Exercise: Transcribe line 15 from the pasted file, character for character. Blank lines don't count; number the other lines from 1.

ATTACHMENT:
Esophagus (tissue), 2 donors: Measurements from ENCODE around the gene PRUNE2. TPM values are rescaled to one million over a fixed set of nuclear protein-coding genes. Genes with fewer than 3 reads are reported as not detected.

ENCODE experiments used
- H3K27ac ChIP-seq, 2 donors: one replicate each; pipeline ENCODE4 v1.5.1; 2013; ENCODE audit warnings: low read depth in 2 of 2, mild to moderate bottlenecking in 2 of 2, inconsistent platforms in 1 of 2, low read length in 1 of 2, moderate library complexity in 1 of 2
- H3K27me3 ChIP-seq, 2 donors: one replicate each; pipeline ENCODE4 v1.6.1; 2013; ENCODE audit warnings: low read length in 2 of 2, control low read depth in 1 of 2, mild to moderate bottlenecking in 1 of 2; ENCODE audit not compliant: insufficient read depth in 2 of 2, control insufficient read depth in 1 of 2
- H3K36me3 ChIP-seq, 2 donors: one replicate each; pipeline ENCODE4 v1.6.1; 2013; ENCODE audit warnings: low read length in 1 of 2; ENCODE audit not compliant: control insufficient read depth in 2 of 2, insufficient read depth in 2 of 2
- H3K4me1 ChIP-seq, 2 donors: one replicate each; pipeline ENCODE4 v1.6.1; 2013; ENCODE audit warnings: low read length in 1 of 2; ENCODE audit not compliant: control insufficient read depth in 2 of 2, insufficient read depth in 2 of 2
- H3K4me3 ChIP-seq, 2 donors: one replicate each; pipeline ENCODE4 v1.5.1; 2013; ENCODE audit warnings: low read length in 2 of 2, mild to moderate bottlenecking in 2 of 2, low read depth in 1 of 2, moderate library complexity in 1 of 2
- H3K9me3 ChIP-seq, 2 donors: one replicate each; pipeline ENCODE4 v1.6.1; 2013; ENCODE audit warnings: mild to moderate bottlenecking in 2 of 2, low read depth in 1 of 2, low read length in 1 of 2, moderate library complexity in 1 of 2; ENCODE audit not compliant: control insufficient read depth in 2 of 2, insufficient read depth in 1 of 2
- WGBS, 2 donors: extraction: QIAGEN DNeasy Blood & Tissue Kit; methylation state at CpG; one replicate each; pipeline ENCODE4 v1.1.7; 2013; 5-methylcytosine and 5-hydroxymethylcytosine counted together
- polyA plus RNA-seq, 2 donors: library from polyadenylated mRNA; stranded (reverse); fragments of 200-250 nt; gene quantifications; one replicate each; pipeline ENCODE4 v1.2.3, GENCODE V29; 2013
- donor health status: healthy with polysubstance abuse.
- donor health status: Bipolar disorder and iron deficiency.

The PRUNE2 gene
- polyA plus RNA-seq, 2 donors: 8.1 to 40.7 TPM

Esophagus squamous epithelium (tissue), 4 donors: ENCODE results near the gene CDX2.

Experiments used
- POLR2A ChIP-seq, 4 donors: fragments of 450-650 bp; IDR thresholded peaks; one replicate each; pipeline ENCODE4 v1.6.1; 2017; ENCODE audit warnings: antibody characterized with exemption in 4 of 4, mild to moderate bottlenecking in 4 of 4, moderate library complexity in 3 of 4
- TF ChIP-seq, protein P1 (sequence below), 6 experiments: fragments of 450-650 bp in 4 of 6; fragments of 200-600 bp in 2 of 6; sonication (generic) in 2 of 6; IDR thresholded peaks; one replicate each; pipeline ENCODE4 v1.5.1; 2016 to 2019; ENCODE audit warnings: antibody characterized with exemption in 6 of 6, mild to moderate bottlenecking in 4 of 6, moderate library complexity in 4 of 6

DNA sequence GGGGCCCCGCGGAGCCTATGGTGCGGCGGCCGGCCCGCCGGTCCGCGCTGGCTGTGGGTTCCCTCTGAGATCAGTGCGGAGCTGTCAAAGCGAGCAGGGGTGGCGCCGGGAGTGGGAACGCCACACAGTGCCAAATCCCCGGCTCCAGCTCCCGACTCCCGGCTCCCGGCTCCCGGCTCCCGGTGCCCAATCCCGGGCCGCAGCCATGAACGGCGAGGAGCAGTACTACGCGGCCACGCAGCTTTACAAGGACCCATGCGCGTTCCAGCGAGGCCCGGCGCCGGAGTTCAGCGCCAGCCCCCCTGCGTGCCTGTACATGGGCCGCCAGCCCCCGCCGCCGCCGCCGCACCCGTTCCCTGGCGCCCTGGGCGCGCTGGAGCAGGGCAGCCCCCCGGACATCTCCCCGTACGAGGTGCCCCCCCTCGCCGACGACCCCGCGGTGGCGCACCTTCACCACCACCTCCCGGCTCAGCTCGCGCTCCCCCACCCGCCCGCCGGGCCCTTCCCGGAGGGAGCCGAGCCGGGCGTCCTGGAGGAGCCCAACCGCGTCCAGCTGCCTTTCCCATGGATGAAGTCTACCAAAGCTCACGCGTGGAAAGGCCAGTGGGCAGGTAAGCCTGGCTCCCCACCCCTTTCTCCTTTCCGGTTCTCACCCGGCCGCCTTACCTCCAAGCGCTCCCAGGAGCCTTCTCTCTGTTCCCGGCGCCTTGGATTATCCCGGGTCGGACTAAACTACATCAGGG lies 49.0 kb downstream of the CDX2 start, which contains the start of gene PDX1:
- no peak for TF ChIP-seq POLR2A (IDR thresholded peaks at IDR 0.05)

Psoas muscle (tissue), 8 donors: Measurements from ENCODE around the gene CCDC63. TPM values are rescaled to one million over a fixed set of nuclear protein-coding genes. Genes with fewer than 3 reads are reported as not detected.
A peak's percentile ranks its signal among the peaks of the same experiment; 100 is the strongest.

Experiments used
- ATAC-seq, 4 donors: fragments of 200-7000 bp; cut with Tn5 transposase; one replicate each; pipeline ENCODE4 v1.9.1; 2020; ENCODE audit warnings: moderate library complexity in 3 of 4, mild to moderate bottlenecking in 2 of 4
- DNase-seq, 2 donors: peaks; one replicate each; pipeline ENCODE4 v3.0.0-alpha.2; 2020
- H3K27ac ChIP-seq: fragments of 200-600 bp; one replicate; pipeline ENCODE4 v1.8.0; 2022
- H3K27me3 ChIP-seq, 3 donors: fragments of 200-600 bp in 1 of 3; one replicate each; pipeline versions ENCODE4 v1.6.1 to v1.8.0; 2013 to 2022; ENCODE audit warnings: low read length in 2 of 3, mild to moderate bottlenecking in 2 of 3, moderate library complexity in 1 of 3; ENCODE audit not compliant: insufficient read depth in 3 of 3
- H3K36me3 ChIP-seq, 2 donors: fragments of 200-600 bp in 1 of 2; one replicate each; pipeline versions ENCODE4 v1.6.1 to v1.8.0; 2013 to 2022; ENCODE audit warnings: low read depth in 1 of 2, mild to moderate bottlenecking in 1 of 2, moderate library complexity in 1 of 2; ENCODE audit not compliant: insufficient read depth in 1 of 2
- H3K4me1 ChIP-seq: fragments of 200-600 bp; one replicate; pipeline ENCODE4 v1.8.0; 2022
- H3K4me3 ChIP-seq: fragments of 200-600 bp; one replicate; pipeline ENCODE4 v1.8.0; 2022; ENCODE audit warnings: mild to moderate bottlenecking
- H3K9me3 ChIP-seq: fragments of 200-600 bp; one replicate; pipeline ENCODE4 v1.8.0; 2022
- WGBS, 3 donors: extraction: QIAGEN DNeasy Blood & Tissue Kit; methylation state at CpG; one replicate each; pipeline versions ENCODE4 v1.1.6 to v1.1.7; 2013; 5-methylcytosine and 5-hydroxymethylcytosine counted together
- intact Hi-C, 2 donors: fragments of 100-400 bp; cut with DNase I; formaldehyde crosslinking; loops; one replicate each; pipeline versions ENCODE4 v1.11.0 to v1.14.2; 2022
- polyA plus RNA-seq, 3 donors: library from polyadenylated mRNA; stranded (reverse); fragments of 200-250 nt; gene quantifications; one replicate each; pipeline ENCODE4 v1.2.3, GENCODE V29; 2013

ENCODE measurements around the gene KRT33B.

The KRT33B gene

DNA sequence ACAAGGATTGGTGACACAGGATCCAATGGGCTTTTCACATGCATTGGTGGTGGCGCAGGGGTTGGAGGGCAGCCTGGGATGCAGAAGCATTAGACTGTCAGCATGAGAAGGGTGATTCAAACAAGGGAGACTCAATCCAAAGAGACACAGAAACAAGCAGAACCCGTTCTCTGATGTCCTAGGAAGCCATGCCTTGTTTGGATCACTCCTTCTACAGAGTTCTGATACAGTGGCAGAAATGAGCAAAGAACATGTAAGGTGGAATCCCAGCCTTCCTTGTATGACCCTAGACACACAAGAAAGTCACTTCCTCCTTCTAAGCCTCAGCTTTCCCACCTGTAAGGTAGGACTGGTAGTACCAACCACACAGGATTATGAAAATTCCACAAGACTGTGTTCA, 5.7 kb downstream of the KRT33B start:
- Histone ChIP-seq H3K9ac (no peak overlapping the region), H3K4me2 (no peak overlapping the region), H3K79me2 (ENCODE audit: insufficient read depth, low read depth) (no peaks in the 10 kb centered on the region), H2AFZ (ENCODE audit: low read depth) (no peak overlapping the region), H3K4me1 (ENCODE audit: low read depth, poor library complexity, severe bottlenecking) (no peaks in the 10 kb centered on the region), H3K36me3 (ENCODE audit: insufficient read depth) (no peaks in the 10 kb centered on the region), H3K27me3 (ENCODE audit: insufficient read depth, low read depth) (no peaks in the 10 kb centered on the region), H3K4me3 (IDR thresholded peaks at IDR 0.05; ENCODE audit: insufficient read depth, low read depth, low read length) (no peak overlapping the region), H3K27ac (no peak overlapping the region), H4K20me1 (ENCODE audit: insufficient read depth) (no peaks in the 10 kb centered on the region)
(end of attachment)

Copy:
Esophagus squamous epithelium (tissue), 4 donors: ENCODE results near the gene CDX2.